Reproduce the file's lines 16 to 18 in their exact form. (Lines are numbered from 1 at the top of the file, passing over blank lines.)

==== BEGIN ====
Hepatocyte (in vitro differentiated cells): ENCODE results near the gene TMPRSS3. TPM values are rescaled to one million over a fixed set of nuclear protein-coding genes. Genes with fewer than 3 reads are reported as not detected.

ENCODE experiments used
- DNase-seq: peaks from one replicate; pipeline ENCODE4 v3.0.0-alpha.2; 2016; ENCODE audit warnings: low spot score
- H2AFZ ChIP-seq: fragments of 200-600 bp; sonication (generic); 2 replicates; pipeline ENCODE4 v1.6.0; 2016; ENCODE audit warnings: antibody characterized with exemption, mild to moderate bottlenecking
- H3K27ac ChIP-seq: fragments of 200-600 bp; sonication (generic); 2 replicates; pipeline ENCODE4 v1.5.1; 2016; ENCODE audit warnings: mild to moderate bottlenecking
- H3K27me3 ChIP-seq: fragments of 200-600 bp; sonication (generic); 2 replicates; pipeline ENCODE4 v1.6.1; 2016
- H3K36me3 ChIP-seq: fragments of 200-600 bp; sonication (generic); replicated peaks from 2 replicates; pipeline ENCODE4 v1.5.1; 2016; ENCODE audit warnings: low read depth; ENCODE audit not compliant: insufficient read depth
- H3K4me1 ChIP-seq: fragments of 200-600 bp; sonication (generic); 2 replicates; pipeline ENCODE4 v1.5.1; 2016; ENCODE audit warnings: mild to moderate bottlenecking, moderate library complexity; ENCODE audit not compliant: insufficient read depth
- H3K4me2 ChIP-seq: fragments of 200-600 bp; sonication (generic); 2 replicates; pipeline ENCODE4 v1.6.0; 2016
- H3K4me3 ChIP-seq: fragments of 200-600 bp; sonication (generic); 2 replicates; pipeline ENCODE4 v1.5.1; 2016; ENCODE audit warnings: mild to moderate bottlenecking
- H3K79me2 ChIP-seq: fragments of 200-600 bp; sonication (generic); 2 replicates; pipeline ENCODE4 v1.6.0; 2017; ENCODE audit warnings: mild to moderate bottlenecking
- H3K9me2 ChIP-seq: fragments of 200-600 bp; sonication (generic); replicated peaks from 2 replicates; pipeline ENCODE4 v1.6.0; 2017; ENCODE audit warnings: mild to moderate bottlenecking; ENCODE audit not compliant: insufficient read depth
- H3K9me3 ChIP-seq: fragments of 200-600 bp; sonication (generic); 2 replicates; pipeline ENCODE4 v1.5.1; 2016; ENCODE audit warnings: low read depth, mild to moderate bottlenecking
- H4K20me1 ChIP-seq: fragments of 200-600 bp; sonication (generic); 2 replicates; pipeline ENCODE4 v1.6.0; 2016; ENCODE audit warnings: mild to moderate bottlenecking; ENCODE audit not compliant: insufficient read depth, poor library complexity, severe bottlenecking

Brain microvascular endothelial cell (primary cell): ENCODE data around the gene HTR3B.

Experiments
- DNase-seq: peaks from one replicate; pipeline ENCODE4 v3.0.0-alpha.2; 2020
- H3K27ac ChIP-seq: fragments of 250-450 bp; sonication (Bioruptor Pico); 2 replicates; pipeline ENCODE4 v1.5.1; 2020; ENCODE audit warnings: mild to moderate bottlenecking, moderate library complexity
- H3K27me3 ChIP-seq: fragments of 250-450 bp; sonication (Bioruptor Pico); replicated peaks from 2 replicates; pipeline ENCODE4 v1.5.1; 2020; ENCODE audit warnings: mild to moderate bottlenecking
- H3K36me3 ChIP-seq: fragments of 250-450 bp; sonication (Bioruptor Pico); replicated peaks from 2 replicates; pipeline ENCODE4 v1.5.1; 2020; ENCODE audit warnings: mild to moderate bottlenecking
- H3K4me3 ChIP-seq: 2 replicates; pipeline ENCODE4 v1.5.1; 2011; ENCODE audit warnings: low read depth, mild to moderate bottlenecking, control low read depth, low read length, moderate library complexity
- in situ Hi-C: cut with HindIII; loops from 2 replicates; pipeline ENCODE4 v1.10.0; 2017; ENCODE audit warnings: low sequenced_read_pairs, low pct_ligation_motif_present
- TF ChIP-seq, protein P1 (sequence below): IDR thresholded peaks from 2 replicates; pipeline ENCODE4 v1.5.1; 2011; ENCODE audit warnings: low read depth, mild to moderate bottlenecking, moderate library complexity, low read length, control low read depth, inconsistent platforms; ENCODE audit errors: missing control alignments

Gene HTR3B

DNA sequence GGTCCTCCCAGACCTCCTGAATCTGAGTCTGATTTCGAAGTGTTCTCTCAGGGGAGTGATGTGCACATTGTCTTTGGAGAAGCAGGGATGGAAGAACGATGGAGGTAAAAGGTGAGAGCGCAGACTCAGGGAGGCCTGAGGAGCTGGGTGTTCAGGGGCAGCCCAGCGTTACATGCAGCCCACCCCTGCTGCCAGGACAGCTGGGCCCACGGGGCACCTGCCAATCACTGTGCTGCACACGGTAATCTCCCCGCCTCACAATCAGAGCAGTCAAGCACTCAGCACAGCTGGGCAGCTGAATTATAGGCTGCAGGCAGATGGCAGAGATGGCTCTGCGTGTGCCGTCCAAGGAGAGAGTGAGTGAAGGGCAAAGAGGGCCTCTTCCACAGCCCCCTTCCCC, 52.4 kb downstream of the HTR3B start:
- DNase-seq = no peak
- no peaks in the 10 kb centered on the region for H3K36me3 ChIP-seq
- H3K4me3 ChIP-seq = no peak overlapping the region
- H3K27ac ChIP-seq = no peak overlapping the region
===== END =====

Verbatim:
Experiments
- DNase-seq: peaks from one replicate; pipeline ENCODE4 v3.0.0-alpha.2; 2020
- H3K27ac ChIP-seq: fragments of 250-450 bp; sonication (Bioruptor Pico); 2 replicates; pipeline ENCODE4 v1.5.1; 2020; ENCODE audit warnings: mild to moderate bottlenecking, moderate library complexity